With more than 2,000 different species of fleas, it’s no wonder they’re abundant. Because every climate is different, the flea season varies from place to place and year to year. And because fleas are so adaptable, they can survive indoors during the winter. That’s why we recommend a monthly flea control regimen.

Once you have decided to call Mountaineer Pest Control about your flea problem, we’ll explain how to prepare your home for our arrival.

Before flea control treatment:

  • Notice where your pets spend most of their time, in or out.
  • Take them to the veterinarian to be checked and treated for fleas. To help avoid re-infestation don’t let freshly treated pets back into your home or yard until we have treated those areas.
  • Vacuum carpets, floors, rugs, drapes, upholstered furniture, mattresses and cushions. Use a vacuum with a disposable bag and incinerate it or seal it in a plastic bag.
  • Wash or dispose of all pet bedding.
  • Clean or vacuum wood and tile floors with special attention to grooves, cracks and baseboards.
  • Sweep porches, steps and decks.
  • Cut the lawn and remove debris and clutter prior to yard treatment.
  • Leave no food uncovered. Wrap it, place it in the refrigerator, or put it in containers in a cabinet. Food preparation surfaces and utensils should be covered. Pick up pet bowls and cover them.
  • Be sure to remove all toys, decorative items, pillows and other items off the floor, including under the bed and closets, so that all areas of the floor can be treated.
  • Cover fish tanks and remove birds and hamsters when the technician arrives.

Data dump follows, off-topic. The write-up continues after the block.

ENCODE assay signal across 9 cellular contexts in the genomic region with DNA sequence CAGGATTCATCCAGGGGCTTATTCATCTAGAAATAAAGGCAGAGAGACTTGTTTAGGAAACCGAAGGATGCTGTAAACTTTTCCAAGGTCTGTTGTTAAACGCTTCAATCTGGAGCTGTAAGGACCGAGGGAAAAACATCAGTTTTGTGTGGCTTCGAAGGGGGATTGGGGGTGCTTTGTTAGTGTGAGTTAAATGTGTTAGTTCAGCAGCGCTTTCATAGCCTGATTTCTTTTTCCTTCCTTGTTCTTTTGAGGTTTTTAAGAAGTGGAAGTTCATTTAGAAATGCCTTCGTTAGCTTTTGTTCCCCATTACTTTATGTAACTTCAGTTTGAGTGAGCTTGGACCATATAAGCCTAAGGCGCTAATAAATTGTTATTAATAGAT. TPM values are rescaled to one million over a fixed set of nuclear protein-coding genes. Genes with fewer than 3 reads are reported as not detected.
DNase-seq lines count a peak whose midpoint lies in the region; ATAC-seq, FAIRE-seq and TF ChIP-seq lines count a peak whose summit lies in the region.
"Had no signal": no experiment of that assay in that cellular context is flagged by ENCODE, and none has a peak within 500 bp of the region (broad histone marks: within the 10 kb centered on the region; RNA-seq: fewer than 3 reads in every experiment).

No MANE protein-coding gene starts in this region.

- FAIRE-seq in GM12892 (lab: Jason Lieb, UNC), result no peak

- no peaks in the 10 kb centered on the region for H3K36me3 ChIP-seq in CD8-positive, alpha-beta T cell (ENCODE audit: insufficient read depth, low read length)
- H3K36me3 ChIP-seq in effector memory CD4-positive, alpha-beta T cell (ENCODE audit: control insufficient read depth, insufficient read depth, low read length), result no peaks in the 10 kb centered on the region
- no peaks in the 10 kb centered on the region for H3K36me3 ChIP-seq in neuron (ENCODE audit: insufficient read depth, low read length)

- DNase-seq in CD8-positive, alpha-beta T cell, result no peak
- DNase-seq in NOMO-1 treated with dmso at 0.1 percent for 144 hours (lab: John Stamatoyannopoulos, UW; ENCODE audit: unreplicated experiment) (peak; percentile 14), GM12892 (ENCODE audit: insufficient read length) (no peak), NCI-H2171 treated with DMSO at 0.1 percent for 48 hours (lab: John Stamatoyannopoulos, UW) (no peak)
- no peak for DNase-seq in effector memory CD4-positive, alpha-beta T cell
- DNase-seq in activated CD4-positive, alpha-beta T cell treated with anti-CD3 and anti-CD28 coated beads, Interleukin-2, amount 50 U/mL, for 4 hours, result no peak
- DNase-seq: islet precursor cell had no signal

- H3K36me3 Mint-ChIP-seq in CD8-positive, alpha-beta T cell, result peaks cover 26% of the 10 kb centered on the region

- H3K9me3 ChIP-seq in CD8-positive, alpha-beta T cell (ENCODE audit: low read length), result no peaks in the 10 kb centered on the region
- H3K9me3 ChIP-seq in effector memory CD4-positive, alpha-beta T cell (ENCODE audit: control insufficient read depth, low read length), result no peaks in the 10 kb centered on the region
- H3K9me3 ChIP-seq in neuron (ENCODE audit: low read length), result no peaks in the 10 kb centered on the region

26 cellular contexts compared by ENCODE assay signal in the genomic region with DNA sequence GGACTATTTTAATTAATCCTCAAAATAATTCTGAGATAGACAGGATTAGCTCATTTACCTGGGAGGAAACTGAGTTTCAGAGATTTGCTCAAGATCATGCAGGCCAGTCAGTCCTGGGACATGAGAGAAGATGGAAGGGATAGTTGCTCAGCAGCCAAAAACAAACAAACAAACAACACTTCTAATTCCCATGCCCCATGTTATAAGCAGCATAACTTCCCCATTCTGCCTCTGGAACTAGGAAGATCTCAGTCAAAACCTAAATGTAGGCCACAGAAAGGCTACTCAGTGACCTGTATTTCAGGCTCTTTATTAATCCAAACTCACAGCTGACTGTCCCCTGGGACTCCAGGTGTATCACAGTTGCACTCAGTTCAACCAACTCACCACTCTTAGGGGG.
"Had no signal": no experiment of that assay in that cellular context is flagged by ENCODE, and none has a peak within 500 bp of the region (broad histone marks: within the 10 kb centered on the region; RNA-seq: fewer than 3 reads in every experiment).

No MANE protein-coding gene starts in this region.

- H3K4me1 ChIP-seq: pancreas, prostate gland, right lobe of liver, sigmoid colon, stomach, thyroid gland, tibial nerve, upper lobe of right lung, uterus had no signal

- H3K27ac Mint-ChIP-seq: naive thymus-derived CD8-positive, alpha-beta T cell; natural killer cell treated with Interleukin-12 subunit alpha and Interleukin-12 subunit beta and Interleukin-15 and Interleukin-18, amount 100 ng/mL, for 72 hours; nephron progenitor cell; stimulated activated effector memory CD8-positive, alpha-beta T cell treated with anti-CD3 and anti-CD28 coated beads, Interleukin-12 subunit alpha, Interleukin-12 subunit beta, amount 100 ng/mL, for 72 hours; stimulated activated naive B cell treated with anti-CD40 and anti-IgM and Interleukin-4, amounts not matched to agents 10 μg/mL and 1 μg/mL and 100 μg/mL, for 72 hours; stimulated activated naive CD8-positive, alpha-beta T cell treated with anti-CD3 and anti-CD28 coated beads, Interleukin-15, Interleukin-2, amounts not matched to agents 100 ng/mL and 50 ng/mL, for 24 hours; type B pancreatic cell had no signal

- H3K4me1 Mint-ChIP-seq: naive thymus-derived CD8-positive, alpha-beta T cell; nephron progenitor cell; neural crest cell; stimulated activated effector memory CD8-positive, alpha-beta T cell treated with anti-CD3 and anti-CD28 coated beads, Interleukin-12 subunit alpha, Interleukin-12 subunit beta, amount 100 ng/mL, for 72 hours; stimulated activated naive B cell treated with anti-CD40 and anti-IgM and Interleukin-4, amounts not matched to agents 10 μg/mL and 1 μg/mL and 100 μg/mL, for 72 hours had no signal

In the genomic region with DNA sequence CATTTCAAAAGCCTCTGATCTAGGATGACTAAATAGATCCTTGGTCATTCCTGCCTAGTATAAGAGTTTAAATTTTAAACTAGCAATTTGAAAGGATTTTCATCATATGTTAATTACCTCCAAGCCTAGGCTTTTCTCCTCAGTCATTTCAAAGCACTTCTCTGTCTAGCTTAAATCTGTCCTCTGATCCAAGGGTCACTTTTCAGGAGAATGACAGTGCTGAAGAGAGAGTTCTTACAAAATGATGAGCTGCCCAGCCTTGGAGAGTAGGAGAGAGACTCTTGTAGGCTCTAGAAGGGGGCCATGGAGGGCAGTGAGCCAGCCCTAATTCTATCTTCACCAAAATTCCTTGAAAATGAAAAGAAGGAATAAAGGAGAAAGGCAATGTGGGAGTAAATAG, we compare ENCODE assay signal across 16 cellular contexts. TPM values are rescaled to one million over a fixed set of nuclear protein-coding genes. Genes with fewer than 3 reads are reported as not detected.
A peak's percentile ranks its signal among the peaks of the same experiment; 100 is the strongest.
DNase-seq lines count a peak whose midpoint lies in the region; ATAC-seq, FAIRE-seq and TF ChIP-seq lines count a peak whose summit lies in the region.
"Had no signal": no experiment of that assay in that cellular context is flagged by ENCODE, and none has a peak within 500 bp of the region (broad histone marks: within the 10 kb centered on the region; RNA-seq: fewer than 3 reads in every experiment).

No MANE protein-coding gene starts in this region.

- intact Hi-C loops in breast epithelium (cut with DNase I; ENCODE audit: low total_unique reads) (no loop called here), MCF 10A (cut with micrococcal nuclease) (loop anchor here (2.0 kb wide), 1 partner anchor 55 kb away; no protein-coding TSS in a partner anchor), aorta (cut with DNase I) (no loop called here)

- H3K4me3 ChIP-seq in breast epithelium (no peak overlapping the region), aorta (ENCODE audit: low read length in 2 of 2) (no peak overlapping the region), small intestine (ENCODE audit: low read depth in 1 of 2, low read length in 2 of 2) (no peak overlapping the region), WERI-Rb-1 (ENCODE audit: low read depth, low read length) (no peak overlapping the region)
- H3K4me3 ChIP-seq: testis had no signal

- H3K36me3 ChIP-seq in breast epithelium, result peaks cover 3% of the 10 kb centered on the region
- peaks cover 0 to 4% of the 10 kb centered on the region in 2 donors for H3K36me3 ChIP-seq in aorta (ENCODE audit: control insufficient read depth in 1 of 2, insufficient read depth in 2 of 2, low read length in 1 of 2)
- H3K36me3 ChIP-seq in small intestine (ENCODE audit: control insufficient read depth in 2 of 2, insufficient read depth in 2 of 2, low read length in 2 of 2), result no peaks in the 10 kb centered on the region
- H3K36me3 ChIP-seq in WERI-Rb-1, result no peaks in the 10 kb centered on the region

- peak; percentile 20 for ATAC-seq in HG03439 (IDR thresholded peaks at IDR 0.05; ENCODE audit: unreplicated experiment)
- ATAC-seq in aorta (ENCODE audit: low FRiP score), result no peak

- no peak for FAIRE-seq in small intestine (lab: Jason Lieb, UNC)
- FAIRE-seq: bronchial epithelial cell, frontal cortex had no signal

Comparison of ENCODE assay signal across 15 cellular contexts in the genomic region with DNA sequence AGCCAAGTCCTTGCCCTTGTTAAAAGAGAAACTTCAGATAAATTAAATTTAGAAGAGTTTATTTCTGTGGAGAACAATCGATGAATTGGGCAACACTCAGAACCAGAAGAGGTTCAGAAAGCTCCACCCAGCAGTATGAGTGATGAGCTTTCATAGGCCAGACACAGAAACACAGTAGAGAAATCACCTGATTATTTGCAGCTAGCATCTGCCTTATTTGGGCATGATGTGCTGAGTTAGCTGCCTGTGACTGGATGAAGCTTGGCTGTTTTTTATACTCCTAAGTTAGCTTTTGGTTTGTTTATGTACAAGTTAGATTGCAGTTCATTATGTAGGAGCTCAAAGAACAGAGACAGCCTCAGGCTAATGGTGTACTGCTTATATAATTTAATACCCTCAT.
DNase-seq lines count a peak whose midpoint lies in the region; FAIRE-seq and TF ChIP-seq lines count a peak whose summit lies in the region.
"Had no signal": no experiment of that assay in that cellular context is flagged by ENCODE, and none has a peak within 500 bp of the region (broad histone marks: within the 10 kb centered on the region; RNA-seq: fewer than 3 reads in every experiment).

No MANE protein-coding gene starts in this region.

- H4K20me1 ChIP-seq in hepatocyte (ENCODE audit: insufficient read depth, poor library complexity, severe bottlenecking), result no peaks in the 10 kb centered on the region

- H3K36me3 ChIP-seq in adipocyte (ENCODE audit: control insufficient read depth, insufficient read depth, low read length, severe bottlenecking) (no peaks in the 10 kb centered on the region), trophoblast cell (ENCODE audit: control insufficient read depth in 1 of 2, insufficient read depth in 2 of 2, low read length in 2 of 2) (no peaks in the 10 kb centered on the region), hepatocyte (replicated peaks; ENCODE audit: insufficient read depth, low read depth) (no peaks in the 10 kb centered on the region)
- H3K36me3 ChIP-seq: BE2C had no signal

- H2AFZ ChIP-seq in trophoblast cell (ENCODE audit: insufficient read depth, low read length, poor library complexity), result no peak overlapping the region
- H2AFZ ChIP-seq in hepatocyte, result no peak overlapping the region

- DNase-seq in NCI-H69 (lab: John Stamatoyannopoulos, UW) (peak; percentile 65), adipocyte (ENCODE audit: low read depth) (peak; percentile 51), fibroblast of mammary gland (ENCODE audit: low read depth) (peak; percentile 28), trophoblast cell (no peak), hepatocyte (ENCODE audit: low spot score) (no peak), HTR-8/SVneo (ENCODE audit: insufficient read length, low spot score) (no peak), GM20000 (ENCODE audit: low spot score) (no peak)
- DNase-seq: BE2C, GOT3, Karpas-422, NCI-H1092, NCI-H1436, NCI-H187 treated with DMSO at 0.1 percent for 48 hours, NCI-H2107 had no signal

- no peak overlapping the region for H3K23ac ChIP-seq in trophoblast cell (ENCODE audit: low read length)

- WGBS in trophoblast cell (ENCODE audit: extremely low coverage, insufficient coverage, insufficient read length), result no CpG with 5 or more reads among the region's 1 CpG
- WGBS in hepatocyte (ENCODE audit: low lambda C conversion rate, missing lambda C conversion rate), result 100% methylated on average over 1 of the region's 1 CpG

• Make arrangements for everyone, including pets, to remain out of the home and off the yard for at least four hours after treatment to allow for area to completely dry.

Once your home and yard are professionally treated, there are important things you need to do after flea control treatment:

  • People and animals should stay off treated surfaces until they are dry.
  • Vacuum carpets every day for 10 days. Remove the bag and dispose of it properly. Don’t be alarmed if you see adult fleas when you vacuum. They were in the pupa and egg stages when treatment occurred and fleas in those stages are not killed by the insecticide application. They won’t live long, however. There is enough residual control to last up to four weeks. That’s enough time to kill adults as they emerge and give good control in most situations.
  • Wash food preparation surfaces and utensils that might have come in contact with the insecticide.
  • Do not allow flea-infested pets in your home. If this happens, the house may get re-infested and retreatment will be necessary.
  • Check all screening of foundation vents and other access areas to keep out mice, rats and squirrels and other wild animals that carry fleas.